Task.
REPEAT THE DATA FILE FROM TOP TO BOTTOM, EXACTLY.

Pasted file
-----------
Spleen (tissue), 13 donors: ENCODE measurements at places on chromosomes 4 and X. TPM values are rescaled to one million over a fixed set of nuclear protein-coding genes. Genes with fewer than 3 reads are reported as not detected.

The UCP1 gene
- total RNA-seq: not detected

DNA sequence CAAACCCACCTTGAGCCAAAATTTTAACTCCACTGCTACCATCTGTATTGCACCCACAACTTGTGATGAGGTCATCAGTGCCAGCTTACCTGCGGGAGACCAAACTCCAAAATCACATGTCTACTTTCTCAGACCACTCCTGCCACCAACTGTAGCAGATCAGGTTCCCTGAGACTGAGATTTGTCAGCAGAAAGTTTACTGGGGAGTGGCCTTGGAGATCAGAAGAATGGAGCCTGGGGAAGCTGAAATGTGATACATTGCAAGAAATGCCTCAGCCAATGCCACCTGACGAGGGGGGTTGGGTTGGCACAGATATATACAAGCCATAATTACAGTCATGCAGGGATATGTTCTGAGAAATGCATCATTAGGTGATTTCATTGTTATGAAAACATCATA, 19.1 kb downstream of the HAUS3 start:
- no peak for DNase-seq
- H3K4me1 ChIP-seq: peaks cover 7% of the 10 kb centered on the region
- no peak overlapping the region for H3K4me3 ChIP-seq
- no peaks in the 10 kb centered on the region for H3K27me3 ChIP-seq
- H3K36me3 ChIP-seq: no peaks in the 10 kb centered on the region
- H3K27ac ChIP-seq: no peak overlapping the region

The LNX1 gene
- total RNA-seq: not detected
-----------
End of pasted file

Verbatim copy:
Spleen (tissue), 13 donors: ENCODE measurements at places on chromosomes 4 and X. TPM values are rescaled to one million over a fixed set of nuclear protein-coding genes. Genes with fewer than 3 reads are reported as not detected.

The UCP1 gene
- total RNA-seq: not detected

DNA sequence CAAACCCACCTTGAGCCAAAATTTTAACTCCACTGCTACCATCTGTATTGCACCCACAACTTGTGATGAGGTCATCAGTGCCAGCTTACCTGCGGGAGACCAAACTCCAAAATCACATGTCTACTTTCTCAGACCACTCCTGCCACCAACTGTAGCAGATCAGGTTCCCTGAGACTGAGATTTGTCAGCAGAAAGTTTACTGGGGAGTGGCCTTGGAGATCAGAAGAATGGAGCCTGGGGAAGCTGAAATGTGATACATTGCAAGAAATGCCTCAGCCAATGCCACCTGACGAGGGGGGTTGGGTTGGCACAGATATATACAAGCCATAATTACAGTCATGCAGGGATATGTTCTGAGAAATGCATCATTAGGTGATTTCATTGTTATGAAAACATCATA, 19.1 kb downstream of the HAUS3 start:
- no peak for DNase-seq
- H3K4me1 ChIP-seq: peaks cover 7% of the 10 kb centered on the region
- no peak overlapping the region for H3K4me3 ChIP-seq
- no peaks in the 10 kb centered on the region for H3K27me3 ChIP-seq
- H3K36me3 ChIP-seq: no peaks in the 10 kb centered on the region
- H3K27ac ChIP-seq: no peak overlapping the region

The LNX1 gene
- total RNA-seq: not detected